Simon E, et al. (2003) Mutagenesis analysis of the yeast Nha1 Na+/H+ antiporter carboxy-terminal tail reveals residues required for function in cell cycle. FEBS Lett 545(2-3):239-45
Abstract: The yeast Nha1 Na(+),K(+)/H(+) antiporter may play an important role in regulation of cell cycle, as high-copy expression of the NHA1 gene is able to rescue the blockage at the G(1)/S transition of cells lacking Sit4 protein phosphatase and Hal3 activities. Interestingly, this function was independent of the role of the antiporter in improving tolerance to sodium cations, it required the integrity of a relatively large region (from residues 800 to 948) of its carboxy-terminal moiety, and was not performed by the fission yeast homolog antiporter Sod2, which lacks a carboxy-terminal tail. Here we show that a hybrid protein composed of the Sod2 antiporter fused to the carboxy-terminal half of Nha1 strongly increased sodium tolerance, but did not allow growth at high potassium nor did rescue growth of the sit4 hal3 conditional mutant strain. Deletion of Nha1 residues from 800 to 849, 900 to 925 or 926 to 954 abolished the function of Nha1 in cell cycle without affecting sodium tolerance. A screening for loss-of-function mutations at the 775-980 carboxy-terminal tail of Nha1 has revealed a number of residues required for function in cell cycle, most of them clustering in two regions, from residues 869 to 876 (cluster A) and 918 to 927 (cluster B). The later is rather conserved in other related antiporters, while the former is not.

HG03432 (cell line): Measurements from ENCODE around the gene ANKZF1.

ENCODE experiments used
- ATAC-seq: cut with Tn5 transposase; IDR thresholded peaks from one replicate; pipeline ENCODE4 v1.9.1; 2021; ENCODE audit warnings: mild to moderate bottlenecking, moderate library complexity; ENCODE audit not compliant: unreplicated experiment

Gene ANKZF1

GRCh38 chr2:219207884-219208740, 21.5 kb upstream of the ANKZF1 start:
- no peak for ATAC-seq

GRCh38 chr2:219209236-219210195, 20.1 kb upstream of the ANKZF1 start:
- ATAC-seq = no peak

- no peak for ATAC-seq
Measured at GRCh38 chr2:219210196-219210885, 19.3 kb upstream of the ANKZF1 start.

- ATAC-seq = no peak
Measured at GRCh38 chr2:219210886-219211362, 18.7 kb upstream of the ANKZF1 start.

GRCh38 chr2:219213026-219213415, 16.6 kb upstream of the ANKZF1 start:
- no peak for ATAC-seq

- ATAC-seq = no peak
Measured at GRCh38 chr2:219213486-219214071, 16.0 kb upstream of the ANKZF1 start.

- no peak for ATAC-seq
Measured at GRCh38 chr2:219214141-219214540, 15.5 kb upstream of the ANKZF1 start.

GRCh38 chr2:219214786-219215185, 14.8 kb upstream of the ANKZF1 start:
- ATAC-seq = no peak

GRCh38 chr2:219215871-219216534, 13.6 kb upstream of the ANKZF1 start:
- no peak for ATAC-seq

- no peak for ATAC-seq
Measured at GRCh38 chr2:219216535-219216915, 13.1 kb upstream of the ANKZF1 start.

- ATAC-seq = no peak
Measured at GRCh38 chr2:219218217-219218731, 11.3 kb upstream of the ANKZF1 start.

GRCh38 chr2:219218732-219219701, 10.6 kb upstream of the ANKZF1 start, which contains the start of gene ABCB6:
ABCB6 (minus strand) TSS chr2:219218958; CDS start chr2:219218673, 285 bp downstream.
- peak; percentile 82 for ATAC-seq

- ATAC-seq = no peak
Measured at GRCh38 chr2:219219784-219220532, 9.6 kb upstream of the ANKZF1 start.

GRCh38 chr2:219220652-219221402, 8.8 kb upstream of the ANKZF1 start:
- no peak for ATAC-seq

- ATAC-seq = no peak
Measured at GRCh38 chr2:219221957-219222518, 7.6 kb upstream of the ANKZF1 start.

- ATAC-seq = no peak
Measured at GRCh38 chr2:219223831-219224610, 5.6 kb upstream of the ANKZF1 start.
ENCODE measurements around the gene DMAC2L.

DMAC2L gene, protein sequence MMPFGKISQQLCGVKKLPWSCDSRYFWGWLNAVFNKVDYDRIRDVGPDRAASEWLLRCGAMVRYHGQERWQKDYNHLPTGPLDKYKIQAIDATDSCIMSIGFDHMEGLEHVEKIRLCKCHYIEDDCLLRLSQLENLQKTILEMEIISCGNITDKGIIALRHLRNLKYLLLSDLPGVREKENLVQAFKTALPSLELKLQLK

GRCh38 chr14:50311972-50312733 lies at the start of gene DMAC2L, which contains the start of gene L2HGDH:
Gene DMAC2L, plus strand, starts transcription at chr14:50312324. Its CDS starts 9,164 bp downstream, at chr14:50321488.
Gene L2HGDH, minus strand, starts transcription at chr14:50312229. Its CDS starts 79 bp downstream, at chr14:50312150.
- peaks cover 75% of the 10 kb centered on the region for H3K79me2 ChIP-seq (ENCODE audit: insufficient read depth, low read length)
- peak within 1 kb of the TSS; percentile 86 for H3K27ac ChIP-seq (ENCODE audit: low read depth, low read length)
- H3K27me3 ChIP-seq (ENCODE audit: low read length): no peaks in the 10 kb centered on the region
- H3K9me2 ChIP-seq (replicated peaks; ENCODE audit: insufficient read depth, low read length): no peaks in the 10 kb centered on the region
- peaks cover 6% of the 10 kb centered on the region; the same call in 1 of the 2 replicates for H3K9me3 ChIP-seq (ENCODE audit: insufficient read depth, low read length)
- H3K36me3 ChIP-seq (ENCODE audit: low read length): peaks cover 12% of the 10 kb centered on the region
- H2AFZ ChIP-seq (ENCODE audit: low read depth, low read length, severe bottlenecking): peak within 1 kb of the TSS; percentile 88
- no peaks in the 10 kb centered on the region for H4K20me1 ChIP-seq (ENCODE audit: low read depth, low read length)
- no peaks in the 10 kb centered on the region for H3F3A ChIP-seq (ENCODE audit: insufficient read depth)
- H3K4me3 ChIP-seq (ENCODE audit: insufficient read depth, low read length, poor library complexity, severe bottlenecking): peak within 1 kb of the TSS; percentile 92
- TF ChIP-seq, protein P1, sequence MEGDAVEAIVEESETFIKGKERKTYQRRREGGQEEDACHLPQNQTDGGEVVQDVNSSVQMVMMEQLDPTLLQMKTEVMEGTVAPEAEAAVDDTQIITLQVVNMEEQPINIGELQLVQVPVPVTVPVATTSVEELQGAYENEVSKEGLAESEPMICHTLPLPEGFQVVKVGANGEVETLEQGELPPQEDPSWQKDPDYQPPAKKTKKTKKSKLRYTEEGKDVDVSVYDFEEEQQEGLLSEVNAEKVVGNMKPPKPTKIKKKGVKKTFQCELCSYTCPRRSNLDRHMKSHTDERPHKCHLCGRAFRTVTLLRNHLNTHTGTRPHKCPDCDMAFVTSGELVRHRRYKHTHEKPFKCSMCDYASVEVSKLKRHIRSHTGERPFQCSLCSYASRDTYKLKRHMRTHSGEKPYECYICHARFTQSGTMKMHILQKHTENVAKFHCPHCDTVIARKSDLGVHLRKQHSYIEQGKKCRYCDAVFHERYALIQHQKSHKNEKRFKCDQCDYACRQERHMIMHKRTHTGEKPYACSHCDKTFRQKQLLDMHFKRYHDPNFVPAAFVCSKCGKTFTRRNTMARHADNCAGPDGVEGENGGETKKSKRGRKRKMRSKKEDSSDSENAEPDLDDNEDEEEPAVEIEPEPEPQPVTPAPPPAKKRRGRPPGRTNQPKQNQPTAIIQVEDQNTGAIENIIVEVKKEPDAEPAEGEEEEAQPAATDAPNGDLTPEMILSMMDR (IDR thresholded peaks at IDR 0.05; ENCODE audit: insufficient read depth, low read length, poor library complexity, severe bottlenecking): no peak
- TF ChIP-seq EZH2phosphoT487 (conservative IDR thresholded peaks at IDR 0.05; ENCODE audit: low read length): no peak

|Status: Published||Type: Journal Article||PubMed ID: 12804783|
Topics addressed in this paper
Number of different genes curated to this paper: 3
- To find other papers on a gene and topic, click on the colored ball in the appropriate box.
- displays other papers with information about that topic for that gene.
- displays other papers in SGD that are associated with that topic.
The topic is addressed in these papers but does not describe a specific gene or chromosomal feature.
- To go to the Locus page for a gene, click on the gene name.